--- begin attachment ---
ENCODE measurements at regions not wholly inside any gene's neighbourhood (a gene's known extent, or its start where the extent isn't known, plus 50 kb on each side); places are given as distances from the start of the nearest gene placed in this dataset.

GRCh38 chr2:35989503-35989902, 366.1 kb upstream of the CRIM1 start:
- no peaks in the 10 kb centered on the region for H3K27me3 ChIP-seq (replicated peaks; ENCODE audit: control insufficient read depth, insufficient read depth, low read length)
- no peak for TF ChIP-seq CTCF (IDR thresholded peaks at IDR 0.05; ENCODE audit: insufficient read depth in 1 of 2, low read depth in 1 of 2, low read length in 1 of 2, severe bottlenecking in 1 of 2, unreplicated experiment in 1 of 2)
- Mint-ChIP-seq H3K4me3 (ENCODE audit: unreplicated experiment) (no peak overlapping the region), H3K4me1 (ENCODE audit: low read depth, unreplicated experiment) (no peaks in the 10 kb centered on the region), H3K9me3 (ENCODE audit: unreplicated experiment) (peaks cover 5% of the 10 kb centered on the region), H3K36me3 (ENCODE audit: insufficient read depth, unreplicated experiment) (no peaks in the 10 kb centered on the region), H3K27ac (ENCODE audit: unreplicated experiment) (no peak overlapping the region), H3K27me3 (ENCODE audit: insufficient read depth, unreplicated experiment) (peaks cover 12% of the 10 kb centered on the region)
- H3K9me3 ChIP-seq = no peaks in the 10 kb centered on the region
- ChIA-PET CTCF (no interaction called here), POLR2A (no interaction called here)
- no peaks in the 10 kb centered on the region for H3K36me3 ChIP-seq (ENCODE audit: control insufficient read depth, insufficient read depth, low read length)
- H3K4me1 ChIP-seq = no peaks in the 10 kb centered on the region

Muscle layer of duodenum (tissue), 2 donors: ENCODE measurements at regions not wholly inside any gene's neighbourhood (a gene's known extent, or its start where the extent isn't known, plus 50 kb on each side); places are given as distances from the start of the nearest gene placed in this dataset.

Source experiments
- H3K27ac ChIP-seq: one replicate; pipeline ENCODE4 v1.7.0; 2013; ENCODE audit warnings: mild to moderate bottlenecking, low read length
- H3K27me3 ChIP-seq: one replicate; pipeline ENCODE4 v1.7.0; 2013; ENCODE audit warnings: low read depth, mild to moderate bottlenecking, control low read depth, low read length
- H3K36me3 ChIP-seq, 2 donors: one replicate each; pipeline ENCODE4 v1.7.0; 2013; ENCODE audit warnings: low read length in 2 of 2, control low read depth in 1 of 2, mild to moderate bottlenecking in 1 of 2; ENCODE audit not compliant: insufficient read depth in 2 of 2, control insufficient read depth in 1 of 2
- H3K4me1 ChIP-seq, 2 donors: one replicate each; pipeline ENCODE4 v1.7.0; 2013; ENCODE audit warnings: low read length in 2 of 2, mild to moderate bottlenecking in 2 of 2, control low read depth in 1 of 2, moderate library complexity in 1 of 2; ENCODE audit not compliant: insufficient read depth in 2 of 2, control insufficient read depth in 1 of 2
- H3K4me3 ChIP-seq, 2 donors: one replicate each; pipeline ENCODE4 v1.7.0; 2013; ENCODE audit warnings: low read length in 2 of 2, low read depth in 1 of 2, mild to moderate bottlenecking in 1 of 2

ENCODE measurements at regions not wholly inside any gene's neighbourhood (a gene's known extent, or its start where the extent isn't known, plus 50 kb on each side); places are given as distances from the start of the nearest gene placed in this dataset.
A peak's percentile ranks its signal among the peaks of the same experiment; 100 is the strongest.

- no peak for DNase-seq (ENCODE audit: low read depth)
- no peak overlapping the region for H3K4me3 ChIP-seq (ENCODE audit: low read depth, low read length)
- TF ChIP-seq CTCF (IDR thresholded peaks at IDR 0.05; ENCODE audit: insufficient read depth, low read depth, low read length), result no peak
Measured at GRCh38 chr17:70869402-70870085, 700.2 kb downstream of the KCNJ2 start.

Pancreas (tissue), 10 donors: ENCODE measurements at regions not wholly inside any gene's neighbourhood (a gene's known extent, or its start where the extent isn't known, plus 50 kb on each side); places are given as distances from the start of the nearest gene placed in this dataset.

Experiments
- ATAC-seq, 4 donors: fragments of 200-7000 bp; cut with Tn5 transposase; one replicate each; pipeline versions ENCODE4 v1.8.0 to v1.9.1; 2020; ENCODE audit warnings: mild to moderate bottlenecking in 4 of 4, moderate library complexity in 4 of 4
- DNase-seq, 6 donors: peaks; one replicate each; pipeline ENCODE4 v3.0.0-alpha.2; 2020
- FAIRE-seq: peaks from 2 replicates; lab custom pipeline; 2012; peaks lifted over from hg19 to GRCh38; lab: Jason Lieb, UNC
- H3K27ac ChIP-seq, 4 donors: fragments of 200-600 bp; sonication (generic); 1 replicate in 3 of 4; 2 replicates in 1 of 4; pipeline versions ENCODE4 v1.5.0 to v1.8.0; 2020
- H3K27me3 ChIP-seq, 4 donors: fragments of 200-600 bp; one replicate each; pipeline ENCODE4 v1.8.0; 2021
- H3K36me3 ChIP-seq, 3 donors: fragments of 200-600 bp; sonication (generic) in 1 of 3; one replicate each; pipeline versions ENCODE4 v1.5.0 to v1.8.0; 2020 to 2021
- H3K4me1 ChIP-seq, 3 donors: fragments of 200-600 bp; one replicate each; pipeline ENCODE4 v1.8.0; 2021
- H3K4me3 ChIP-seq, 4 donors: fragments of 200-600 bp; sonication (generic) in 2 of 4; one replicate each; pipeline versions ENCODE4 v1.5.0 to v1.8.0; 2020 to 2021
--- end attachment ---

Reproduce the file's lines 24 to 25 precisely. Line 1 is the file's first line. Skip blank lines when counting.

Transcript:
Experiments
- ATAC-seq, 4 donors: fragments of 200-7000 bp; cut with Tn5 transposase; one replicate each; pipeline versions ENCODE4 v1.8.0 to v1.9.1; 2020; ENCODE audit warnings: mild to moderate bottlenecking in 4 of 4, moderate library complexity in 4 of 4